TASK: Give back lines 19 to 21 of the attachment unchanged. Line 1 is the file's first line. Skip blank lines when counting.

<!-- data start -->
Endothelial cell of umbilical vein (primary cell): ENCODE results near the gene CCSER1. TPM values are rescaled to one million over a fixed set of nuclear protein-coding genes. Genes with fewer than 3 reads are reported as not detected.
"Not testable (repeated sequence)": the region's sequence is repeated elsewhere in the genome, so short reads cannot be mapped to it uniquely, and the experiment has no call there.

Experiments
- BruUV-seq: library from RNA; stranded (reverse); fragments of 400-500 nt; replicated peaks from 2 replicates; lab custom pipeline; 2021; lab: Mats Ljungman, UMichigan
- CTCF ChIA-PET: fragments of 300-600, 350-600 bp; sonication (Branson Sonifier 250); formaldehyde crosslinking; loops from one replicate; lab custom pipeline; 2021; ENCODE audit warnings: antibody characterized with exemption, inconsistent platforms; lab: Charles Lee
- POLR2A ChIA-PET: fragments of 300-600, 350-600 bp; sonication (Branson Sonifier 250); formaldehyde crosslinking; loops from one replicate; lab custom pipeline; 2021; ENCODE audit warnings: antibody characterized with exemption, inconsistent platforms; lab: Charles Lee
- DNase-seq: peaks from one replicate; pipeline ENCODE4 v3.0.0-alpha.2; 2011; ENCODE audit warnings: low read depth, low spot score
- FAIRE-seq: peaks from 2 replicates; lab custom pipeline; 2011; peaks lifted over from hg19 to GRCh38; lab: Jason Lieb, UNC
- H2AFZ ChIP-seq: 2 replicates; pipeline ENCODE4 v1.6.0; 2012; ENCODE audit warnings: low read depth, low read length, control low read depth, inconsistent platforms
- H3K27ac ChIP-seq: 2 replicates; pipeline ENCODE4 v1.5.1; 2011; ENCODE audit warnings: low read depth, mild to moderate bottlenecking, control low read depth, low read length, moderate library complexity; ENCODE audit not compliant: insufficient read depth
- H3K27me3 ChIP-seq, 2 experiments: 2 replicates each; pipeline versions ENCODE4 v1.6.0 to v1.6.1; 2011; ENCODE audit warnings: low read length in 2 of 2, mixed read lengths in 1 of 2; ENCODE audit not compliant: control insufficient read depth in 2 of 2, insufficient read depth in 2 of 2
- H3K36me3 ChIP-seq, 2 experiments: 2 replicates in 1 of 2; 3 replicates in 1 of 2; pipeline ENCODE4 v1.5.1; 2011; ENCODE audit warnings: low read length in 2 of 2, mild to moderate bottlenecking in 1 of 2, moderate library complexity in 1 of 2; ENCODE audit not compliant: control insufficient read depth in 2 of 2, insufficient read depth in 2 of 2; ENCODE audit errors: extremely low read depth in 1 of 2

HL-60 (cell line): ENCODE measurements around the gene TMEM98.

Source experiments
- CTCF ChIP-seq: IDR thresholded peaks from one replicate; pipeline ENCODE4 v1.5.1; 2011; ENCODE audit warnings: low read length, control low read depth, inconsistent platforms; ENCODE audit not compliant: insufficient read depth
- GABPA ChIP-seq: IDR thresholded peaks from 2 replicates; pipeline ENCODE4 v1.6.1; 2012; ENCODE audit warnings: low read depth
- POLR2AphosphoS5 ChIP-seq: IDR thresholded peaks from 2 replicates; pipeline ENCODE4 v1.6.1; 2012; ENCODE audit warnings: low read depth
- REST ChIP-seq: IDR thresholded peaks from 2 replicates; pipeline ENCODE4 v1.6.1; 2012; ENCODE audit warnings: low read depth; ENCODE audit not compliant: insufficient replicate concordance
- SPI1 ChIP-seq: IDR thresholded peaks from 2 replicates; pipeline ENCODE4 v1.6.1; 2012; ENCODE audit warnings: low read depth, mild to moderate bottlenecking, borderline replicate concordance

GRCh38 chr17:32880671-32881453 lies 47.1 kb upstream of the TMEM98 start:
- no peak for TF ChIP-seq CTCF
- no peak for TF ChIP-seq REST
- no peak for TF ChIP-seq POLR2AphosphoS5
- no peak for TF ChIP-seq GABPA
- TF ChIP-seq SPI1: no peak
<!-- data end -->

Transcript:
- SPI1 ChIP-seq: IDR thresholded peaks from 2 replicates; pipeline ENCODE4 v1.6.1; 2012; ENCODE audit warnings: low read depth, mild to moderate bottlenecking, borderline replicate concordance

GRCh38 chr17:32880671-32881453 lies 47.1 kb upstream of the TMEM98 start:
- no peak for TF ChIP-seq CTCF